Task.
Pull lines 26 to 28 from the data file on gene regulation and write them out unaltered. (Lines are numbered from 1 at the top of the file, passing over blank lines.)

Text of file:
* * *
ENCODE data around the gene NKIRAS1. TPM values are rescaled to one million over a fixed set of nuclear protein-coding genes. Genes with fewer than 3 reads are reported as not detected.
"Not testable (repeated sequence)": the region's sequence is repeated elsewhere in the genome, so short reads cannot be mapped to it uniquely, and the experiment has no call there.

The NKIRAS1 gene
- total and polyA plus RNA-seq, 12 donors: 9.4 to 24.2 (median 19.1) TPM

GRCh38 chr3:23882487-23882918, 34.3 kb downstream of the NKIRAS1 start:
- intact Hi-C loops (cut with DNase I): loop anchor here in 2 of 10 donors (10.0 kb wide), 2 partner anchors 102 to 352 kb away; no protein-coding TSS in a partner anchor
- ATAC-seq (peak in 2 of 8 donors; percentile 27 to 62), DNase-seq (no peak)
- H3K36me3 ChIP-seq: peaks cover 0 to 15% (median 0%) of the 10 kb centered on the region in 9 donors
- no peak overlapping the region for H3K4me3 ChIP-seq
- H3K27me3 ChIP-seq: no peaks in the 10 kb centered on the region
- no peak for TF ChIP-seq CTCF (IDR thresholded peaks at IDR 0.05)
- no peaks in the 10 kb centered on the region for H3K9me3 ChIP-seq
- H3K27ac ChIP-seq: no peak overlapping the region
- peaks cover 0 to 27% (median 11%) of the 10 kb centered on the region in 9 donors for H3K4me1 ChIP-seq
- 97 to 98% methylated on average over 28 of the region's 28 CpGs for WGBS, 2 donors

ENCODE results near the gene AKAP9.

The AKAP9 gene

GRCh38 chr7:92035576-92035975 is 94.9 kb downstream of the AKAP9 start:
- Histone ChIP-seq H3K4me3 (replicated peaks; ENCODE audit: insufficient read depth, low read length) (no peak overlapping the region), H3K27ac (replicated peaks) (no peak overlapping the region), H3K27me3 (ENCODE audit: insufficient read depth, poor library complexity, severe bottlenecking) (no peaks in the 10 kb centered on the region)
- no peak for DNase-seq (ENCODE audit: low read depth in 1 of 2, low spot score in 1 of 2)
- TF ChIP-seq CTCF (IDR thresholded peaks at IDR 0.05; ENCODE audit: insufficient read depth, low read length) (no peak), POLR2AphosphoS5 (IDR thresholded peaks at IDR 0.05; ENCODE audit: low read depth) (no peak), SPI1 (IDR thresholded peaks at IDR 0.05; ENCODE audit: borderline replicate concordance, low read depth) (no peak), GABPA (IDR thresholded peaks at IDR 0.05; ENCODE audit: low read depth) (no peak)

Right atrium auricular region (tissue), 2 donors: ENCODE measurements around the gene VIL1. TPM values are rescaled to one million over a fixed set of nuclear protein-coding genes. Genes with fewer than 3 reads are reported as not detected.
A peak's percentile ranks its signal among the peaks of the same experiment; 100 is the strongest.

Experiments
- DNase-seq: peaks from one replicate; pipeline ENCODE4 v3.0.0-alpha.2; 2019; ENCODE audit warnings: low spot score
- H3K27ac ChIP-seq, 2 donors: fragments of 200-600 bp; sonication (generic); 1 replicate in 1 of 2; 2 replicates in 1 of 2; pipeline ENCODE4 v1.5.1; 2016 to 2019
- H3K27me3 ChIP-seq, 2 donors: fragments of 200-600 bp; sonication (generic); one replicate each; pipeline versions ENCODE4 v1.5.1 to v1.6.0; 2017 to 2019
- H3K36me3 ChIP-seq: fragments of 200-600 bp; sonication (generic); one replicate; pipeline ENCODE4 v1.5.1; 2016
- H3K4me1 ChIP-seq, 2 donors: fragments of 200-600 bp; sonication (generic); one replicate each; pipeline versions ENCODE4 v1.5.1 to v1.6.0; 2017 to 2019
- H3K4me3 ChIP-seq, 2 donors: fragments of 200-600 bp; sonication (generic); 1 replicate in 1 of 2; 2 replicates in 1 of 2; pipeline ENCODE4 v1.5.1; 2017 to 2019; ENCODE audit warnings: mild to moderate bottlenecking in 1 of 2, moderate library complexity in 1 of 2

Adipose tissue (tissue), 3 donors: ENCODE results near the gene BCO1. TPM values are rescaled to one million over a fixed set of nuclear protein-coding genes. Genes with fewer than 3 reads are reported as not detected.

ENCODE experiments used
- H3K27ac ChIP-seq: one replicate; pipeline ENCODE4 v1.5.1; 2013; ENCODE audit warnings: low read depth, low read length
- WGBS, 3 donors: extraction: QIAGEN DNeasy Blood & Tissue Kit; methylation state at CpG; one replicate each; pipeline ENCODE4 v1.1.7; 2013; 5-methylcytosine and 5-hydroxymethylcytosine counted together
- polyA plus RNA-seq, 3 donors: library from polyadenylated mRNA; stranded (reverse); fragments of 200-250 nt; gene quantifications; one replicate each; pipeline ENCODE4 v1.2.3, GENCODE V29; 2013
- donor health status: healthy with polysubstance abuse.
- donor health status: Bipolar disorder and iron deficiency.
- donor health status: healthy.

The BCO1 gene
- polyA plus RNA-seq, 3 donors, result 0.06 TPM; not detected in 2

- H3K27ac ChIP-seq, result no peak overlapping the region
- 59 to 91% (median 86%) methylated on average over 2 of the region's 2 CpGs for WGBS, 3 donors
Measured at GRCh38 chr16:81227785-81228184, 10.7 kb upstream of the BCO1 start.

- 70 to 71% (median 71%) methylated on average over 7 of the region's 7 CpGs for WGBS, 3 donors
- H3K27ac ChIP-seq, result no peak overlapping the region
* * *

- H3K27ac ChIP-seq, 2 donors: fragments of 200-600 bp; sonication (generic); 1 replicate in 1 of 2; 2 replicates in 1 of 2; pipeline ENCODE4 v1.5.1; 2016 to 2019
- H3K27me3 ChIP-seq, 2 donors: fragments of 200-600 bp; sonication (generic); one replicate each; pipeline versions ENCODE4 v1.5.1 to v1.6.0; 2017 to 2019
- H3K36me3 ChIP-seq: fragments of 200-600 bp; sonication (generic); one replicate; pipeline ENCODE4 v1.5.1; 2016